Mental health has long been ignored by our society because it’s not easy to diagnose. Recent studies suggest about half of all mental illness arises by age 14. About 2 million teens experience clinical depression each year. The cost of this is suffering school work, substance abuse, increase risk of pregnancy, social isolation and suicide. More and more pediatricians are including depression screening as part of the annual physical — just like checking their height, weight and blood pressure. Ned Calonge, chair of the U.S. Preventive Services Task Force and chief medical officer at the Colorado Department of Public Health and Environment says, “The fact that we can identify these kids through screening, then effectively treat them in terms of improving their health status, is why we think this is a worthwhile recommendation for all kids.”
Last year, Virginia Senator Creigh Deeds was stabbed repeatedly by his son, Gus. Creigh survived, but his son shot and killed himself. The day prior to the attack, Gus had undergone a psychiatric evaluation and the magistrate judge issued an emergency custody order. But, Gus was sent home after being told no psychiatric beds were available. Officials at the local community service board initially said all area hospitals had been contacted, but none had space for the young man. Later, it was learned that nearby hospitals confirmed that they had not been called.
States have been reducing hospital beds because of insurance pressures as well as to provide more care outside of institutions. Robert Glover, executive director of the National Association of State Mental Health Program Directors, said that “states have cut $5 billion in mental health services from 2009 to 2012. In the same period, the country eliminated at least 4,500 public psychiatric hospital beds – nearly 10% of the total supply.” Many people with mental illness get no care at all.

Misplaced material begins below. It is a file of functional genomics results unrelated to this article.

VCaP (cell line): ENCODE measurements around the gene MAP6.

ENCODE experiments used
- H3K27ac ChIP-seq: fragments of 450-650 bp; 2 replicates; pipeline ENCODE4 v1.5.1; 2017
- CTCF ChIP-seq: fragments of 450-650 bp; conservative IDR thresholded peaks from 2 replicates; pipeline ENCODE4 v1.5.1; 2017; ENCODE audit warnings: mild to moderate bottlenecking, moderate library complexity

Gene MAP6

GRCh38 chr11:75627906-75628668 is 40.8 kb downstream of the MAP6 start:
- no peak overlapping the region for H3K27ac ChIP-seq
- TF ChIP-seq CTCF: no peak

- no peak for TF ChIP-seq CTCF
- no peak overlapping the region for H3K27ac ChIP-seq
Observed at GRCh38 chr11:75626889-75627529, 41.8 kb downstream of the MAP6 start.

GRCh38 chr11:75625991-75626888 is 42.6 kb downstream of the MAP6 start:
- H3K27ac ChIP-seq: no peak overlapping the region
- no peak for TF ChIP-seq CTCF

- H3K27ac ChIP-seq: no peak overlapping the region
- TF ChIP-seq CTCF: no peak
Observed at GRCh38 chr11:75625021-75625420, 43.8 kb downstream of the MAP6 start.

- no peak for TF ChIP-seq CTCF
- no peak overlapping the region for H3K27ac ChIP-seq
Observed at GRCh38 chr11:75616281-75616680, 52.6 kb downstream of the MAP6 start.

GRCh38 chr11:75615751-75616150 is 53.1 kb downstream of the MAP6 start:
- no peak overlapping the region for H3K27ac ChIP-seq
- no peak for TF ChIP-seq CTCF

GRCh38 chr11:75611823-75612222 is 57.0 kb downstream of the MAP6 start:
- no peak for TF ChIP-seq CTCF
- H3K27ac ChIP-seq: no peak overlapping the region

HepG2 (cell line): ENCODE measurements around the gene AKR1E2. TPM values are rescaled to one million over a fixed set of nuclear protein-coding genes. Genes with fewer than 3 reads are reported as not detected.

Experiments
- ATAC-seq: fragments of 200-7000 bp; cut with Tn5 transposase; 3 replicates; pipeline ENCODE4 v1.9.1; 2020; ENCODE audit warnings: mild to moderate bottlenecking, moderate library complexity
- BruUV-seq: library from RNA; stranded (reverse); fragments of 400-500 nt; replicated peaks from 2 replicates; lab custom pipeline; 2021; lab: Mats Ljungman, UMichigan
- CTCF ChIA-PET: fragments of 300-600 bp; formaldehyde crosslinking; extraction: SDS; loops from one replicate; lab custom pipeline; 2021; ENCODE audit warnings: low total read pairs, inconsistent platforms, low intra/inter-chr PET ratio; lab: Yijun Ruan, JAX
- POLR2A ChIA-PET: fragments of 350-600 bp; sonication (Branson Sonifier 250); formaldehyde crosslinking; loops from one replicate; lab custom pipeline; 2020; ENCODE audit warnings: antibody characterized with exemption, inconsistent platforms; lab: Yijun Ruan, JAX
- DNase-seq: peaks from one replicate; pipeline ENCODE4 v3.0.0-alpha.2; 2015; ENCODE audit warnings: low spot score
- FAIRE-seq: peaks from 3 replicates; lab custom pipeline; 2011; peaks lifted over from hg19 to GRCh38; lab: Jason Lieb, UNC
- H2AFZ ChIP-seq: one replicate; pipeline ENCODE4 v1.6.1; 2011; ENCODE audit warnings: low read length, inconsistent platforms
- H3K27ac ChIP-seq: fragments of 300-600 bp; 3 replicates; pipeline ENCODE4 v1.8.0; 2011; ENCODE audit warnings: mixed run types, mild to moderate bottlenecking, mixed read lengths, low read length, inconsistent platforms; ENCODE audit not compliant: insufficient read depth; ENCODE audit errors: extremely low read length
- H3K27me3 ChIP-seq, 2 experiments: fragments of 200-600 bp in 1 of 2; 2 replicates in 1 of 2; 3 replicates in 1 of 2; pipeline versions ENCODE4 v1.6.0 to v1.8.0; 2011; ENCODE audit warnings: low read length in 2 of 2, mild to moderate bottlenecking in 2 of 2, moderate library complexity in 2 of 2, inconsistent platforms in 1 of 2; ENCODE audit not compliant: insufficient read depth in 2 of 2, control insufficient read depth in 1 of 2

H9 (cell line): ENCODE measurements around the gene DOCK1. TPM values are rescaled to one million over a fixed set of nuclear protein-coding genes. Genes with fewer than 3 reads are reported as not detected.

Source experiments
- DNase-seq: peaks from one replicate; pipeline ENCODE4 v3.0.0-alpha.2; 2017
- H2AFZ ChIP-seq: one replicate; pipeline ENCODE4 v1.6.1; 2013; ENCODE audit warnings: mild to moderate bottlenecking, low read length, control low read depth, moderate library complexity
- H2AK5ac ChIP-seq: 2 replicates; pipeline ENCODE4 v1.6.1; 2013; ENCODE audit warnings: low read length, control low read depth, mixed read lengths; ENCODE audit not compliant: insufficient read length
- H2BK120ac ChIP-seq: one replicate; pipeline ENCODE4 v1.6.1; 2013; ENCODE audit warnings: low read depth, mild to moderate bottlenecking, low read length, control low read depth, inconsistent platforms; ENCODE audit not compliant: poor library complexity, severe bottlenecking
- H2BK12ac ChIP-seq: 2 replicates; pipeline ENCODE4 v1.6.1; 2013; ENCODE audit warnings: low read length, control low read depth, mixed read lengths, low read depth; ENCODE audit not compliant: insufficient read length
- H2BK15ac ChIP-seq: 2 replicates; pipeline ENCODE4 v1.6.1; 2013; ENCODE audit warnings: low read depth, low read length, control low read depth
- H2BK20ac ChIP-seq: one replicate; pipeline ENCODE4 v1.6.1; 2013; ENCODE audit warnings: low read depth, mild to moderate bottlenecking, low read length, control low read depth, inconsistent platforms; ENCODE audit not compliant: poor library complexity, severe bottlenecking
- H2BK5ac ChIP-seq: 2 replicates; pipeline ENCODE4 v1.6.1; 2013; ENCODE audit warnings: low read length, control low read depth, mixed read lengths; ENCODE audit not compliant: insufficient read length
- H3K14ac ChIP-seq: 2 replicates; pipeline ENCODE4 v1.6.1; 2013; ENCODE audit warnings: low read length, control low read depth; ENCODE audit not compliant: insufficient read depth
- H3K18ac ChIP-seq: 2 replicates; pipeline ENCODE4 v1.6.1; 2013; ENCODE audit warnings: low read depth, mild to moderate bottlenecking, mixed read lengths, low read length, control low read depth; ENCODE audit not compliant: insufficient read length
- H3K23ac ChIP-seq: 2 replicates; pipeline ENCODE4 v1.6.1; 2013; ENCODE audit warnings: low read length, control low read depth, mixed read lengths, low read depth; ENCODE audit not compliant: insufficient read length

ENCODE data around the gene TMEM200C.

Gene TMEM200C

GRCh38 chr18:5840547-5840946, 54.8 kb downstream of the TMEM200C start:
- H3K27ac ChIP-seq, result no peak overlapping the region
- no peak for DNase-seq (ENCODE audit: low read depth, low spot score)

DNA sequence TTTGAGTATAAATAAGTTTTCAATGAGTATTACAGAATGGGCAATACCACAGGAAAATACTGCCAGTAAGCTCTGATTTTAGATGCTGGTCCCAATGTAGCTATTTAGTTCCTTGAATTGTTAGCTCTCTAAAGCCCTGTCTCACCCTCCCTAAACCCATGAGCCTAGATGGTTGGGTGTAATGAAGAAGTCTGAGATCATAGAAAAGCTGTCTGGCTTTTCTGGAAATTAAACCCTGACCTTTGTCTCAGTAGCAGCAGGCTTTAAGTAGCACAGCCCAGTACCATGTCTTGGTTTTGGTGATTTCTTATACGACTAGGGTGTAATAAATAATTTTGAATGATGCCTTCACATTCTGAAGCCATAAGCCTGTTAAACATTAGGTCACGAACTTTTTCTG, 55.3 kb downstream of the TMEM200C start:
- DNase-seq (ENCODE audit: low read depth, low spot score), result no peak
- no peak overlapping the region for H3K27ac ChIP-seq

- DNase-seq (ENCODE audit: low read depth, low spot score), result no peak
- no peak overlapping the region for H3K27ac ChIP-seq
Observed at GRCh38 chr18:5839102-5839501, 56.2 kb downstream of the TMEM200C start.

Thomas Insel, director of the National Institute of Mental Health, stated, “The way we pay for mental health today is the most expensive way possible. We don’t provide support early, so we end up paying for lifelong support.”
- Nearly 40% of adults with schizophrenia or bipolar disorder received no treatment.*
- Among adults with any mental illness, 60% were untreated.*
- Suicide claims the lives of 38,000 Americans per year. That’s more than car accidents, prostate cancer and homicides. **
- 90% of suicides are related to mental illness. ***
*2012 National Survey of Drug Use and Health.
**Centers for Disease Control and Prevention.
***National Institute of Mental Health